4. Perhaps we need a pathway for folks who want to be ministers that doesn’t require the expense of the M.Div degree?

    I wonder if the credentialing model used for religious educators could be adapted for ministerial professional development.

    Of course, this would suggest that we would have differing “levels” of “minister” with differing levels of education — e.g. no degree ministers, undergraduate degree ministers, and graduate degree ministers.

    But this would allow someone to see if a ministerial calling is a good fit without thousands of dollars in student loan debt.

  5. Too much what? Money, time, pedantry….. ?

    It’s not just the M.Div … see here and here for a take on how inefficient, and cruelly unfair, our system of credentialing can be. Credentialed does not equal qualified, and too often the requirements to earn the credential are only distantly related to the skills required to do the job.

    Of course you can always start your own church.

  6. I suppose that part of the question is: What is education for? I am terrified when I learn that there’s now a whole educational system built around hotel management. It’s not that I have anything against hotel management. My question is, rather, what the heck could you learn in studying for a BA in hotel management that you couldn’t learn on the job?

    I like education and enjoyed my schooling. I think that my M.Div. does make me a better minister. I gained skills through the degree program that I might not have gained elsewhere. As importantly, I had time to study and reflect in seminary that I haven’t had since. I regularly draw upon that study and reflection in my ongoing ministerial work.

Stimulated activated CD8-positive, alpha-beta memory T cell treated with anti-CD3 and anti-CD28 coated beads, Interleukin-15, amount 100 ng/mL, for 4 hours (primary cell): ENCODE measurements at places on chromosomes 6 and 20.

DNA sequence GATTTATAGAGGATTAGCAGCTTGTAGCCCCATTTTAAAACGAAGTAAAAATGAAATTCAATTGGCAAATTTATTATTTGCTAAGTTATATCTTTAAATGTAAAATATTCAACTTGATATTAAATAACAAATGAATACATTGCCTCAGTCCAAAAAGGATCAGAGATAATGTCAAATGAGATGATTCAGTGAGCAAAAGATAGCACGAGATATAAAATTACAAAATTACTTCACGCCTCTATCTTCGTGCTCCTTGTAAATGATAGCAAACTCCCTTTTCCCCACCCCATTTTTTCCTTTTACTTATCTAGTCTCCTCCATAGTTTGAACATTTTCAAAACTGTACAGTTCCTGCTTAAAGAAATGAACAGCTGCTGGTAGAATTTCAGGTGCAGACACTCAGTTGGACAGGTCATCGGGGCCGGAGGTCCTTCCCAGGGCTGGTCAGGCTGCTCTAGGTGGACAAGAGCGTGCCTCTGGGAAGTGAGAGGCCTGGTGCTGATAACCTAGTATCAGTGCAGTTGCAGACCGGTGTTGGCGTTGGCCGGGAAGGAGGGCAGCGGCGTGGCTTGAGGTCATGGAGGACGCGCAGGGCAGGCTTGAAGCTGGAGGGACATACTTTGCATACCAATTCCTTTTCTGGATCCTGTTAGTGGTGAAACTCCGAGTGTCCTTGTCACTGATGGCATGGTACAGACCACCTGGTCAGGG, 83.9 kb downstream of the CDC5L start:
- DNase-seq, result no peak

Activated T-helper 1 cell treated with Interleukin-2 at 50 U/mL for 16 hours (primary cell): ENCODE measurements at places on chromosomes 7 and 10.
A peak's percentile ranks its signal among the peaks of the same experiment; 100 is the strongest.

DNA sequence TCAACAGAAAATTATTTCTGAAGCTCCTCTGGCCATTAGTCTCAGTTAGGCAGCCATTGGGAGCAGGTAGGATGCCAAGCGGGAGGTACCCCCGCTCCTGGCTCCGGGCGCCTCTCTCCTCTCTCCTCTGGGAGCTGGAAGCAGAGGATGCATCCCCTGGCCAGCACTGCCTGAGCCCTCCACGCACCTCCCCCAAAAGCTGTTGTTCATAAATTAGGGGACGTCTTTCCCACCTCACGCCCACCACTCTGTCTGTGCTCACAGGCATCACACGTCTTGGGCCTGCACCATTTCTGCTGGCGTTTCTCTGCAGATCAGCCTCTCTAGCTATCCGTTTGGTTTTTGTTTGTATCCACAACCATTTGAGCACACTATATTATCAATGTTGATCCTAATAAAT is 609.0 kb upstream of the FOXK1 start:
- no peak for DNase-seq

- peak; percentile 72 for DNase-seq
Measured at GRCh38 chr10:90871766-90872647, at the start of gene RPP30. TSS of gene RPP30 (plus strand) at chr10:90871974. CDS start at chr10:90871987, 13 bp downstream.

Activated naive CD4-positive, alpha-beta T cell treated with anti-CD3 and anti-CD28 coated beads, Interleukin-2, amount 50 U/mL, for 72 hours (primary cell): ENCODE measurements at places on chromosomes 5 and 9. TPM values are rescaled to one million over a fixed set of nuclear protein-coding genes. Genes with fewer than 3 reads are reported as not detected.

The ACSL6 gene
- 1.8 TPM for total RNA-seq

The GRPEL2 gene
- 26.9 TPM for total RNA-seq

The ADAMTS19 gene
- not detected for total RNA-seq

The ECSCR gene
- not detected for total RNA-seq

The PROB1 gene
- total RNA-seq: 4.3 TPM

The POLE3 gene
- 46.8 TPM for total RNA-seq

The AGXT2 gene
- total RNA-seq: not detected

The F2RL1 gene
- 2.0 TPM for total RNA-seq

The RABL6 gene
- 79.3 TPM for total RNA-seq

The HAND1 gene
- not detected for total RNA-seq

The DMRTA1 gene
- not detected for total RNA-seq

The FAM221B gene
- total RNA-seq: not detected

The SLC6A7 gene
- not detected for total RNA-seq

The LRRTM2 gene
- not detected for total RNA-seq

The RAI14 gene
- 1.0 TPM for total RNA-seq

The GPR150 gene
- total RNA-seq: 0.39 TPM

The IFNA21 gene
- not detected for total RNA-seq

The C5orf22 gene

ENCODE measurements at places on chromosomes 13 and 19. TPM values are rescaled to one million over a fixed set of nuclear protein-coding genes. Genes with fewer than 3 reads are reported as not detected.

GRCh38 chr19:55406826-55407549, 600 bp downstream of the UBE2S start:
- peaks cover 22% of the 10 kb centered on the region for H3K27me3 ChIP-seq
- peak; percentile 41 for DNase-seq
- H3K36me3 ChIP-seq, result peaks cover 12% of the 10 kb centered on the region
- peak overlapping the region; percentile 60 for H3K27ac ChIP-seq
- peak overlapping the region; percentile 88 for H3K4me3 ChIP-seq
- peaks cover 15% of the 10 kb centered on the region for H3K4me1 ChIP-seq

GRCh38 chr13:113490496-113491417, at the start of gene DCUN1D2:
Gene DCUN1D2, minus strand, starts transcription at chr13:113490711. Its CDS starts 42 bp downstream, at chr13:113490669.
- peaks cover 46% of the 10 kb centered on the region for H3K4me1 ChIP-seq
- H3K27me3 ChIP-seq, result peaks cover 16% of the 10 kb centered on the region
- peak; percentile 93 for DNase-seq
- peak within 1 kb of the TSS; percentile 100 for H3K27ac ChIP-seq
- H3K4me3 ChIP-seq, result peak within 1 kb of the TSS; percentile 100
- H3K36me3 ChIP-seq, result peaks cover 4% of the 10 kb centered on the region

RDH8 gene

There are other ways I have learned about the ministry too. I learned a lot from my union work and I continue to learn a lot by studying and engaging with my senior colleagues and peers.

    Perhaps the notion that there should be multiple tracks to the ministry isn’t a bad one. If the issue is demonstrating competency and fluency in the tradition then institutions like the fellowship committee aren’t bad ideas.

    Before I close this rather rambling response I should note that in the Ohio Meadville District of UUA we still have something called the Commissioned Lay Leader program. The program trains people for leadership roles within a congregational context. Many CLLs serve small historically Universalist congregations. Others serve as sort of assistant ministers with specific portfolios in larger congregations. My congregation has one and she is a major asset to the community. Like me she is called by the congregation and has a letter of agreement. She is not salaried but does receive some fees for services.